Interesting facts on climate change

Rising global temperatures
A rising trend in global temperatures has been seen after analyzing data for the last century. Scientists are aware that the difference in temperatures around the world is wide apart but, after taking readings at specific locations over a long period, it is observed that more places are warming up than cooling down.

From 1900-2009, global average surface temperatures rose by approximately 0.7°C (1.3°F). It has also been noticed that the rate of increase has risen in recent times.
Source: Climate Change: Global Temperature, by LuAnn Dahlman, August 30, 2009

Carbon Dioxide
Humans burning coal, natural gas, and oils for manufacturing and transportation since the industrial revolution has produced and released massive carbon dioxide and other greenhouse gases into the atmosphere.

To put this in perspective, about 38% more has been released into the atmosphere, a value higher than has been measured for over 800,000 years. And yes, the amounts we release are still rising year after year. Source: Report by Caitlyn Kennedy, August 30, 2009, Climate Change: Atmospheric Carbon Dioxide

Ocean acidification
The acidity of the earth’s oceans is known to have increased by about 30%. That is a result of more CO2 emitted since the Industrial Revolution, being absorbed by the oceans. CO2 absorbed by the upper layer of the oceans is increasing by about 2 billion tons per year.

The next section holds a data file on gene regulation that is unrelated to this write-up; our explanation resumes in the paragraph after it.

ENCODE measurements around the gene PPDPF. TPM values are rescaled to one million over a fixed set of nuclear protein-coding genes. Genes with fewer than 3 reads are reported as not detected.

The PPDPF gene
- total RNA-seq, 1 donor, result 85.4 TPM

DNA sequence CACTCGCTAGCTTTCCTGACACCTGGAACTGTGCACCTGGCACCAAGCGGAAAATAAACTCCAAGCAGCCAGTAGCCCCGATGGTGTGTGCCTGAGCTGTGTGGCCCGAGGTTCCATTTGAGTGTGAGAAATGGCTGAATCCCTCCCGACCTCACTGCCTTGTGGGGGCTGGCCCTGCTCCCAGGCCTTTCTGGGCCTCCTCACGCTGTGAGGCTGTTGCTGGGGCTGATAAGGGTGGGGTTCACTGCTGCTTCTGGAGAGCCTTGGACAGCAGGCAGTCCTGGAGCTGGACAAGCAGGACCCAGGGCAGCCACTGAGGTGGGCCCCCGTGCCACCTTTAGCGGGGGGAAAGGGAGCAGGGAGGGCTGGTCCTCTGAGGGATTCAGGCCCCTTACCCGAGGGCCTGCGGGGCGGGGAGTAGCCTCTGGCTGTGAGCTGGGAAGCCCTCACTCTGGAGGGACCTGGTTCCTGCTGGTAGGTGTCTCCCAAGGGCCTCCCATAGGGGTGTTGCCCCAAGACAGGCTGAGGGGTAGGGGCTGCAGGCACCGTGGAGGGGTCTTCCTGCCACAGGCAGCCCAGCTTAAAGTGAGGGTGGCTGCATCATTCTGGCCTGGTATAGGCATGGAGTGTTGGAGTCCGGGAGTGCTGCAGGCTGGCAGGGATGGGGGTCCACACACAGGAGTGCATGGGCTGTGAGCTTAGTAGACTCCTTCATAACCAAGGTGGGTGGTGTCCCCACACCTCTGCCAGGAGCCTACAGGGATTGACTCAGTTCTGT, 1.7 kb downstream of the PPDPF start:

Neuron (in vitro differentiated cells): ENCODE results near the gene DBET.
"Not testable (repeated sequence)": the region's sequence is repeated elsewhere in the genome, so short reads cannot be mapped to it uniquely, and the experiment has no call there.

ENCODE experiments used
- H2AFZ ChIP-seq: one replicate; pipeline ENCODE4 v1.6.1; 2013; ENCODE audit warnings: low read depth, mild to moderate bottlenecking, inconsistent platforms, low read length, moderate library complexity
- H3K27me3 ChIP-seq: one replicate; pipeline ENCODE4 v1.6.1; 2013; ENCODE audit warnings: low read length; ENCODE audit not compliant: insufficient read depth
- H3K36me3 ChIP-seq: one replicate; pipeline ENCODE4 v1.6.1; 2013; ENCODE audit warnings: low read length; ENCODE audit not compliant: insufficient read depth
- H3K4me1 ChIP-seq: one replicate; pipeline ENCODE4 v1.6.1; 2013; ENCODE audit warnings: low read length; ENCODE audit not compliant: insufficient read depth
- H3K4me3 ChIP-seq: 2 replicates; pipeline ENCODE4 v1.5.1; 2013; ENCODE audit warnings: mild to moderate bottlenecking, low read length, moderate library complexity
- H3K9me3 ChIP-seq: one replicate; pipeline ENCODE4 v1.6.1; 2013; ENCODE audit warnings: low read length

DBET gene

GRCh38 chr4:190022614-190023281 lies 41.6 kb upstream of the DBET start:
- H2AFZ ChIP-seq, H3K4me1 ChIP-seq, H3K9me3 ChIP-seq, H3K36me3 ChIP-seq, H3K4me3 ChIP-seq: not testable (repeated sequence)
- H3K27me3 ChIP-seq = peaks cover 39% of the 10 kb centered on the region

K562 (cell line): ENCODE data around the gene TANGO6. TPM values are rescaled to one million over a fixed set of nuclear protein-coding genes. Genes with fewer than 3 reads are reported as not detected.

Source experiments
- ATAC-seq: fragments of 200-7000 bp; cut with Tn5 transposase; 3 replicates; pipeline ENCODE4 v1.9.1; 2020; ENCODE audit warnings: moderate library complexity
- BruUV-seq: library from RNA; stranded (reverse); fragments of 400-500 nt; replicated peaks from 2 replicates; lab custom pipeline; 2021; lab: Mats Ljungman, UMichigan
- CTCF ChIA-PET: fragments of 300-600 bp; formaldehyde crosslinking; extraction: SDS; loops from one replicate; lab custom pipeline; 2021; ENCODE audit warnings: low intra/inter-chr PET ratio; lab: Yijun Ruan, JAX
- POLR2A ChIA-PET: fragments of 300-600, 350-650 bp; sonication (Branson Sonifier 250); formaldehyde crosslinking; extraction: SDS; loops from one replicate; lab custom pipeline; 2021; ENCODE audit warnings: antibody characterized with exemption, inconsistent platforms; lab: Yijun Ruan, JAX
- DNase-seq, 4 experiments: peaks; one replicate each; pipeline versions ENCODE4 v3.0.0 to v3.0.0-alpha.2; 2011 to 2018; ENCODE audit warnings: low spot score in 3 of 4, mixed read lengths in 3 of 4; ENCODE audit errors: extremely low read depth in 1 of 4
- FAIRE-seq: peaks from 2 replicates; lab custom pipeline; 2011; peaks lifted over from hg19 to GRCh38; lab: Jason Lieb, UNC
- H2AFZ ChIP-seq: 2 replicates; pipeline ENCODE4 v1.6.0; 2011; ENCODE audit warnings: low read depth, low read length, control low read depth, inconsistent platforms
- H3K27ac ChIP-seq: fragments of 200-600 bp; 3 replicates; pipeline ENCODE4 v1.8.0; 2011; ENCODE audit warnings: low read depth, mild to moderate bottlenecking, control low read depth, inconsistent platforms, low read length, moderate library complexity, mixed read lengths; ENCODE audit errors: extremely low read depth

Source: PMEL Carbon Program, Ocean Acidification.

Melting Glaciers
Glaciers are massive amounts of snow that have stayed long enough to harden into blocks of ice. Smaller blocks could be the size of a football field, and larger ones could be hundreds of kilometers long. Glaciers can move like rivers too. On average, glaciers are losing ice at a rate of about 28 inches of water per year. Scientists revealed that even though only a small fraction of glaciers have been monitored since 1980, the trend is one that we need to be aware of.

Which regions of the world are producing more?
In December 2014, Nasa’s Orbiting Carbon Observatory (OCO-2) released its first map of the Earth’s surface where carbon dioxide is being emitted and absorbed. Even though the mission is in its early stages, the data will help scientists to better understand how human activities affect climate. 

Source: NASA